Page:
COVID season doesn’t stop Gold Rush from National Championship

Photo courtesy Goldrush via Thomas Russ

The cheer squads of the Institute had an amazing year to remember. The cheerleading squad were ACC champs (which you can read about in Andy Borst’s lovely piece), and on top of that, the Goldrush squad were national champions for their hip hop routine.

By no means was it a normal year for Goldrush. The pandemic continually had its claws in how the team ran itself and performed compared to their normal methodology.

Their season still ran according to the same timeline as a normal season, since at the beginning it is largely dictated by the football and basketball seasons. It wasn’t until mid-August that they were practicing together in person.

  Auditions were held virtually for incoming freshmen early in the pandemic, a practice they had already been in place. All team members actually have to re-audition every year. No one’s spot is guaranteed year to year.

“I would not want to audition next year,” said graduating senior member of Goldrush, Thomas Russ. Both him and captain Lauren Piper were extremely enthusiastic about the incoming talent pool coming in for the 2021-2022 season.

What those freshmen are in for is no easy stretch. If you’ve been friends with a Goldrush member, it’s evident how much of a commitment it is, but equally evident to see that it’s an amazing time for those involved. 

Goldrush at a minimum practices three times a week for three hours each on Mondays, Wednesdays, and Fridays in the early evening. The gym they use doesn’t have strong air conditioning to the point their coach doesn’t bother using it. In the beginning of the school year, they practice their choreography with the band at the SAC fields since they march together on multiple occasions during gamedays. Their call time before home football games usually is four to five hours before kickoff.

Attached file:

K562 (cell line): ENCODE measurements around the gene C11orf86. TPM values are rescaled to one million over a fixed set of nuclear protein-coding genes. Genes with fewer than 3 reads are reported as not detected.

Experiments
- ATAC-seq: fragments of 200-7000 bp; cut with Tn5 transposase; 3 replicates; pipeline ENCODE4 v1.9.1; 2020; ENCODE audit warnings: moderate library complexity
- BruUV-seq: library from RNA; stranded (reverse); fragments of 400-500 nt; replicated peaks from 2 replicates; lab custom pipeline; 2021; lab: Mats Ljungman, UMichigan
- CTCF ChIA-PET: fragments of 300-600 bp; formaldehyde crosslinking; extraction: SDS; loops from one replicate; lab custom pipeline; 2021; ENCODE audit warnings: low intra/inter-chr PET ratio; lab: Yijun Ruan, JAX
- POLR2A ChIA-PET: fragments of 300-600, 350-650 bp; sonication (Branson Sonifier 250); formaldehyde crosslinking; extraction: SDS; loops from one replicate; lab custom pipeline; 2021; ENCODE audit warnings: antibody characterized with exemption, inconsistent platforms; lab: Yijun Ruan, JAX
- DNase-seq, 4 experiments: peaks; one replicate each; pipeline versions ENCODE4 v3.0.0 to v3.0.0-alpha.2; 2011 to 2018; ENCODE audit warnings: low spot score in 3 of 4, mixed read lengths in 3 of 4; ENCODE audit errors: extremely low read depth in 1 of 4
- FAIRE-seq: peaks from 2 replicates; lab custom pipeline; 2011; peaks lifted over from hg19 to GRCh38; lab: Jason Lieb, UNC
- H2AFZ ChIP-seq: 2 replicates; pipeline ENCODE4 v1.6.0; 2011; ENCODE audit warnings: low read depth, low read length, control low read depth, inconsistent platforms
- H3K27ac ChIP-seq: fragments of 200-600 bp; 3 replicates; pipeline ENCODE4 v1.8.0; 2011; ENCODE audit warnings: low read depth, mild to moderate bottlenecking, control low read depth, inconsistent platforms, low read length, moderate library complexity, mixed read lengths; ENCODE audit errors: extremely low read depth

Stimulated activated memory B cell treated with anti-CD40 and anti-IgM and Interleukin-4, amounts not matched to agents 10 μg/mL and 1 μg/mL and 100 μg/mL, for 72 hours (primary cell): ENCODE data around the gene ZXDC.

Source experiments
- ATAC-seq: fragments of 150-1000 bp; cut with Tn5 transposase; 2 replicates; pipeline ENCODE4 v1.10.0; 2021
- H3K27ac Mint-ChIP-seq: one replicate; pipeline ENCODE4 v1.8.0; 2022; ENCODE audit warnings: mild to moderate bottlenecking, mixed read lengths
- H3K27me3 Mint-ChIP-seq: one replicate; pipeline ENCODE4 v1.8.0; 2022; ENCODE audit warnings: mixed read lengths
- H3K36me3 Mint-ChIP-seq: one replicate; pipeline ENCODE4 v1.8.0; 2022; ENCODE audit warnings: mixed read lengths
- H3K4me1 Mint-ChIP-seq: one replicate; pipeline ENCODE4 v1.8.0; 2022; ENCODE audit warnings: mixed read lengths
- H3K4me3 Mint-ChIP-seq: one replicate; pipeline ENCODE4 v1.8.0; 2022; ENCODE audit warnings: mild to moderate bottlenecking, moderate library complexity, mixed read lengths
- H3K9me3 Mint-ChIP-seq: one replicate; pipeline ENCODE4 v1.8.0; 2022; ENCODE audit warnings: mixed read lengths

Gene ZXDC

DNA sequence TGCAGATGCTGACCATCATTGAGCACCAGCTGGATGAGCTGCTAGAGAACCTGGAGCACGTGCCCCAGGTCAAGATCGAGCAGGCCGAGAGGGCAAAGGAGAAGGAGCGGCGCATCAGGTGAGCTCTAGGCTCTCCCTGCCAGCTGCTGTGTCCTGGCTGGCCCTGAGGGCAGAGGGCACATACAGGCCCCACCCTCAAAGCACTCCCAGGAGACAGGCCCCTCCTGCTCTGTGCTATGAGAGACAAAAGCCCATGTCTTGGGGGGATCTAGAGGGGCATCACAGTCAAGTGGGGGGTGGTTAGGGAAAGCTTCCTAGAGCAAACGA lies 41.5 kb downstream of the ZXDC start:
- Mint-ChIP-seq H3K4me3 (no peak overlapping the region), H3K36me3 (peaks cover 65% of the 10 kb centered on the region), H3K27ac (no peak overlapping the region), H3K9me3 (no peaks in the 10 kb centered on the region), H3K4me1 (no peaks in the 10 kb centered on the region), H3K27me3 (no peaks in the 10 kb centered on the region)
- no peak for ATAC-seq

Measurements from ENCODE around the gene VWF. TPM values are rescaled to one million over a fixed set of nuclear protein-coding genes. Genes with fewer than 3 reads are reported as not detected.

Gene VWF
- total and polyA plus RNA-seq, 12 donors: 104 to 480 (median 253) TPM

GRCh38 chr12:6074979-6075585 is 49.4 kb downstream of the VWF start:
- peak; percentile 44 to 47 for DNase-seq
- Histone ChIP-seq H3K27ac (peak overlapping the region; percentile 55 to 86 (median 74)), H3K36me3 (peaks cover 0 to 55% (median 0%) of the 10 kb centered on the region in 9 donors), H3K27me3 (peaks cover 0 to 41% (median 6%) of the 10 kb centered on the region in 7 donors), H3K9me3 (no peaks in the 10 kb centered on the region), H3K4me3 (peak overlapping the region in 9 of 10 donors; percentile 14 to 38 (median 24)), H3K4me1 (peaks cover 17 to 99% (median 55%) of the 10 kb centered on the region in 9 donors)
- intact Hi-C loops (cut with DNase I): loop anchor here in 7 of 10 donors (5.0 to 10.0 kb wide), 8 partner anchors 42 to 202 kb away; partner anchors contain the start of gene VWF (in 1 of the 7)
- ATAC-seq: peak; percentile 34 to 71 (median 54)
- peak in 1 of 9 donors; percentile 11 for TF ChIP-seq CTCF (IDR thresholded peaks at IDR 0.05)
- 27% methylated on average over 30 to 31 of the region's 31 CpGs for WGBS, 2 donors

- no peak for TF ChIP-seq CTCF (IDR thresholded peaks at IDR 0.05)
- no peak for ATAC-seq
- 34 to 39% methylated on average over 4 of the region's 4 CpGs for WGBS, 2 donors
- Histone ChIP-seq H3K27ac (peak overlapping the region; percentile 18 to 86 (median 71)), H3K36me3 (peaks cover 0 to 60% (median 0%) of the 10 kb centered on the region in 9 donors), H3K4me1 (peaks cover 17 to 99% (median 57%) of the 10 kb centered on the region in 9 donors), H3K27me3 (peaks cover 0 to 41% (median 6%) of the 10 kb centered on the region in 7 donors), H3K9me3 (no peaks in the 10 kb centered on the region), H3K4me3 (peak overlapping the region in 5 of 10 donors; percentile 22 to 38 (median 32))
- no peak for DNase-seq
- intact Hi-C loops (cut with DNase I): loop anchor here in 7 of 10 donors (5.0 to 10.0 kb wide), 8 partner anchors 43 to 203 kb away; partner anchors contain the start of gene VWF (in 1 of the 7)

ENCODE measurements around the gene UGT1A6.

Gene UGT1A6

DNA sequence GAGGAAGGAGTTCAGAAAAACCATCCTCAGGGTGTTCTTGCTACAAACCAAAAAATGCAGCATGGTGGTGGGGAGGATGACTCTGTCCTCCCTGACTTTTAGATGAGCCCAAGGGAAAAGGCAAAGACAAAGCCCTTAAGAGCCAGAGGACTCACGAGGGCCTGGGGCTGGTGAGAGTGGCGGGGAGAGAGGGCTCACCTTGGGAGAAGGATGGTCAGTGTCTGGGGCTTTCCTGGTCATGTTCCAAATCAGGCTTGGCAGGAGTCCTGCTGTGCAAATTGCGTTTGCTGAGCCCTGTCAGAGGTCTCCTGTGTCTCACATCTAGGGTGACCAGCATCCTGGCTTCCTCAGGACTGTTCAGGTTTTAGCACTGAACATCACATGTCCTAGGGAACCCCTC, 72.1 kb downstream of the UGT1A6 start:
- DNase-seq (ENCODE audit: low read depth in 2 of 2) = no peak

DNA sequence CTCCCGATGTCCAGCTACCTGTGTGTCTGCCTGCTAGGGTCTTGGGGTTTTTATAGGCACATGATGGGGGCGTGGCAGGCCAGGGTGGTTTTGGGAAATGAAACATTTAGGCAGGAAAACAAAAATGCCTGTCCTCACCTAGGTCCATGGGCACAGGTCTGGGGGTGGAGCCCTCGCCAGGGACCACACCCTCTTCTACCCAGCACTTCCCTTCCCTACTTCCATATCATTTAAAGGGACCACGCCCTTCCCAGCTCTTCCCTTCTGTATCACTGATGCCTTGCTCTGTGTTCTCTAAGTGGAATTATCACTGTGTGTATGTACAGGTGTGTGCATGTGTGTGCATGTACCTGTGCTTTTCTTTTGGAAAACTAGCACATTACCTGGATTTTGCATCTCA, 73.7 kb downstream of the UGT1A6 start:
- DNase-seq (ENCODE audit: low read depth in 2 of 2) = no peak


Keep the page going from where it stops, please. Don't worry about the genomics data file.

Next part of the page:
Their social media apparatus is completely internally run, and throughout a normal year they have multiple community events they will dance at, or participate in volunteer work.

Unlike the other main athletic pursuits at Tech, Goldrush isn’t an organization financially backed by the Athletic Department. 

“Every team member pays $750 in dues, and we usually fundraise about another $1,000 per person through the year,” said Piper. This year, however, with travel and events being severely limited, the additional fundraising was not as needed.

As football season ends, the basketball season picks up, where they perform at both men’s and women’s games. Those dances are much closer to what they perform at National Championships, since they can use their own music and work closer together in both prep and actual physical spacing. 

This year, Goldrush was restricted to a small number of dancers performing in the stands next to the band, with no live on-court performance. Recordings of full performances by them would be played on the McCamish video board during in-game breaks. 

The whole year in a sense is a long buildup to their dance at National Championships, a competition usually held in Daytona Beach, FL, but was held virtually this year.

The fact it was held virtually lended an opportunity for every school submitting a video of their routines to do it as many times as possible. When doing the competition in person, each team just gets one shot. 

“Our coach only gave us three recordings max for Nationals,” noted Piper. 

And it clearly paid off, as the team are Division I champs for hip-hop, and third in jazz behind North Texas and West Virginia. 

Compared to other sports, it’s as tight a window to perform as there can be. Goldrush performs over and over again throughout the year at other competitions for other sports. There are hundreds of dances they do, and the first time they perform in a normal year is a do or die scenario to qualify for finals. 

For both Piper and Russ though, the competition is not what the whole Goldrush experience is about.

“If we could improve one person’s gameday experience, it’s all worth it,” said Piper. Both also noted that Goldrush will be the most memorable part of their Tech experience.

For Russ, the first and only male to ever be part of Goldrush, the cohesiveness and camaraderie was still extended to him just as much as all the girls. 

“I love being part of my family,” he said. “They’ll be 29 of my sisters forever.”

“It’s kinda cheesy, but it’s cool to see how the differences [in the team] bring us together.”

With how enthusiastically they talked about each other and the team as a whole, in a sense there’s no surprise they perform as well as they do. The family bond is there. 

“[Our] connections will never go away. We go through so much together,” Russ said. 

If the incoming class is any predictor of what future success looks like, pair that with the chemistry this team has, and Goldrush will undoubtedly remain one of Tech’s treasures regardless of where or why they are performing.